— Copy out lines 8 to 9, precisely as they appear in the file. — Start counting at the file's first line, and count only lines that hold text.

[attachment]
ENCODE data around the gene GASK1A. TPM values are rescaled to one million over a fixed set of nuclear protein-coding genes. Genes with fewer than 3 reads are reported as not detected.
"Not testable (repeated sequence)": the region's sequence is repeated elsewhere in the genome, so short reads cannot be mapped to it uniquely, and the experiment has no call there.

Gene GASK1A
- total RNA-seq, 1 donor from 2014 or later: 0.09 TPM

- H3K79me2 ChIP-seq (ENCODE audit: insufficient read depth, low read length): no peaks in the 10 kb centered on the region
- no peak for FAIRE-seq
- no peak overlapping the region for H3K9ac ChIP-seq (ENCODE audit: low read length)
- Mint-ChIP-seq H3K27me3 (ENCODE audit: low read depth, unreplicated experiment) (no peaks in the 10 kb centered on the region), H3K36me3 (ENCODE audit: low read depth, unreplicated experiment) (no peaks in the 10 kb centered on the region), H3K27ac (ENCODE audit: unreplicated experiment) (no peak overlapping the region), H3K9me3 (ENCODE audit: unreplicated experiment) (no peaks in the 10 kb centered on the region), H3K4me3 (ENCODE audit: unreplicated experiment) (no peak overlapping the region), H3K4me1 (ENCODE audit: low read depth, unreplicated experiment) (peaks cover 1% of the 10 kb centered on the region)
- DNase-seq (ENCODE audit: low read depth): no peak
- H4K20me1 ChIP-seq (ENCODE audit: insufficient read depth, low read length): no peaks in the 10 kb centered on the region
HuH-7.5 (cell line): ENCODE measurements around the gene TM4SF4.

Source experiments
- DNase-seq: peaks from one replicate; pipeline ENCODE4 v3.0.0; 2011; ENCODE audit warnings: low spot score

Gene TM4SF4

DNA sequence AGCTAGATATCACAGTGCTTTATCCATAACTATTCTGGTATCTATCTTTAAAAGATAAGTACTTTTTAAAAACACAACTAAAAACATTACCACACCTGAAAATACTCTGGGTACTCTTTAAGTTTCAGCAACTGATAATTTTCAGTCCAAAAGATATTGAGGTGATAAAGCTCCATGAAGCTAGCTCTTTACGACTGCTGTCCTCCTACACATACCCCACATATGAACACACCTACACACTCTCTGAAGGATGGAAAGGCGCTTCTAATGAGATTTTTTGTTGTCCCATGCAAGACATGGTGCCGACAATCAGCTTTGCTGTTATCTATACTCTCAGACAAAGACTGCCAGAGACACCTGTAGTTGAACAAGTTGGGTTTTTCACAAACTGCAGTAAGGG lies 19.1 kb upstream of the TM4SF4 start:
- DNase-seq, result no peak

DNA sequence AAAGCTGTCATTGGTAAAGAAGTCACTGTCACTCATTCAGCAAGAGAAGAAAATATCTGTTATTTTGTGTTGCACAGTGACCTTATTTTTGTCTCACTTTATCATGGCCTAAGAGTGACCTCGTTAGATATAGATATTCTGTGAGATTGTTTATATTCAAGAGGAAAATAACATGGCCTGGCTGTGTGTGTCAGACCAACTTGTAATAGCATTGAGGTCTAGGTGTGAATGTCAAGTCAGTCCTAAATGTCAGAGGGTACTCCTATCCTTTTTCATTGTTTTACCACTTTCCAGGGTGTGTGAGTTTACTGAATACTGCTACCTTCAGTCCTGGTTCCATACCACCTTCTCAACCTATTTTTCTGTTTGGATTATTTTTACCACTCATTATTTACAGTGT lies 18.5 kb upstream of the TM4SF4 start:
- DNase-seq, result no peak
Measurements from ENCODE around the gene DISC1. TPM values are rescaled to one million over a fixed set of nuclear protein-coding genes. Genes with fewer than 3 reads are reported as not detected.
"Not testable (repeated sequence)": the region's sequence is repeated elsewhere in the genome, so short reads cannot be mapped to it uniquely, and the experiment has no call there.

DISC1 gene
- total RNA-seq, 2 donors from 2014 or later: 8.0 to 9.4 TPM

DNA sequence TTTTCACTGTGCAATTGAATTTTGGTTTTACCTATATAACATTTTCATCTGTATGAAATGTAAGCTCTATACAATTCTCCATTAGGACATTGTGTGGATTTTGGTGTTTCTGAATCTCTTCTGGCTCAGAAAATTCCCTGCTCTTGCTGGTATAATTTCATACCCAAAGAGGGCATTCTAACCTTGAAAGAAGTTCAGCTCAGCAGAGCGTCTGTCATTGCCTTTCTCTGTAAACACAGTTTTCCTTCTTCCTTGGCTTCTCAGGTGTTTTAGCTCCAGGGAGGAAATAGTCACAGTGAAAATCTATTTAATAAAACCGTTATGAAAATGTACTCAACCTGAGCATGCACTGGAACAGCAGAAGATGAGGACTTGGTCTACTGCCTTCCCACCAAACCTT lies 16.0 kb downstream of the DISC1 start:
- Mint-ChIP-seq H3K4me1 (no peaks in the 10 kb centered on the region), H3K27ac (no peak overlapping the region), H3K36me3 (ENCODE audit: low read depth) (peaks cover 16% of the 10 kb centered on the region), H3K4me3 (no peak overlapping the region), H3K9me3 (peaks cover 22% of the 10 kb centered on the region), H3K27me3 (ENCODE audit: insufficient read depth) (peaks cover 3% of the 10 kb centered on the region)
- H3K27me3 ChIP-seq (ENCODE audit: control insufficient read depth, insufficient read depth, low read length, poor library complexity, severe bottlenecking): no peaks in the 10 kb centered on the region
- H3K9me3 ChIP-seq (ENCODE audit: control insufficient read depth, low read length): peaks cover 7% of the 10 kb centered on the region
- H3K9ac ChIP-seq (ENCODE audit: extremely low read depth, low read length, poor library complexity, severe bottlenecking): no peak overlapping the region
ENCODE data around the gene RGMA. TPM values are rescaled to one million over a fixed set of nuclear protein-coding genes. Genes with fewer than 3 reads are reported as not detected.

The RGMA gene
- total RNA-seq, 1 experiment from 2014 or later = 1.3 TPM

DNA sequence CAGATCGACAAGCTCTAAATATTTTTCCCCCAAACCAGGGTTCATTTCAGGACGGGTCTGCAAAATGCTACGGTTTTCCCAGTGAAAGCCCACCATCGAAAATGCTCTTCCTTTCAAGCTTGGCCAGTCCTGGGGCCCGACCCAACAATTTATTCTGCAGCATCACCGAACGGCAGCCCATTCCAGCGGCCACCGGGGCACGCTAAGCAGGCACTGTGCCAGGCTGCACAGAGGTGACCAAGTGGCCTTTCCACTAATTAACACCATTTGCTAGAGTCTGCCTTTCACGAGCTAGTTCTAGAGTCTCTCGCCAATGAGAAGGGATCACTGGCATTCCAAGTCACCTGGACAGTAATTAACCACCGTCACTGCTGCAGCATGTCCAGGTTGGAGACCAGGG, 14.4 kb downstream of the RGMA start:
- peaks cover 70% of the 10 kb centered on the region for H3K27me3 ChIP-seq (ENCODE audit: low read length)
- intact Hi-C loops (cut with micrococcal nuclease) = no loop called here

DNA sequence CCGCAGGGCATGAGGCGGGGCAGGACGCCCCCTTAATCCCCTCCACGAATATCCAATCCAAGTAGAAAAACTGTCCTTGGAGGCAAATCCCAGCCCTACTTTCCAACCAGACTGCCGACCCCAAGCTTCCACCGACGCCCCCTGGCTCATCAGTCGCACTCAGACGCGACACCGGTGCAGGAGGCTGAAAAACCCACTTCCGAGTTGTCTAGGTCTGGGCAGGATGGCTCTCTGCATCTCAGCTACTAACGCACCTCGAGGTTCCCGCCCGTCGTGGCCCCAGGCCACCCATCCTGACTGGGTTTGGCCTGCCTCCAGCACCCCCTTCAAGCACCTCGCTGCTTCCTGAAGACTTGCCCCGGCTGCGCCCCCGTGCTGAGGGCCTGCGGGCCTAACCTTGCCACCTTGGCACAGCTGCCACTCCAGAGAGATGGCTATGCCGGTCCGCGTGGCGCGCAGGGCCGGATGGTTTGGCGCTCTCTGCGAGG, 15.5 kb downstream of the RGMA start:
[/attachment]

- Mint-ChIP-seq H3K27me3 (ENCODE audit: low read depth, unreplicated experiment) (no peaks in the 10 kb centered on the region), H3K36me3 (ENCODE audit: low read depth, unreplicated experiment) (no peaks in the 10 kb centered on the region), H3K27ac (ENCODE audit: unreplicated experiment) (no peak overlapping the region), H3K9me3 (ENCODE audit: unreplicated experiment) (no peaks in the 10 kb centered on the region), H3K4me3 (ENCODE audit: unreplicated experiment) (no peak overlapping the region), H3K4me1 (ENCODE audit: low read depth, unreplicated experiment) (peaks cover 1% of the 10 kb centered on the region)
- DNase-seq (ENCODE audit: low read depth): no peak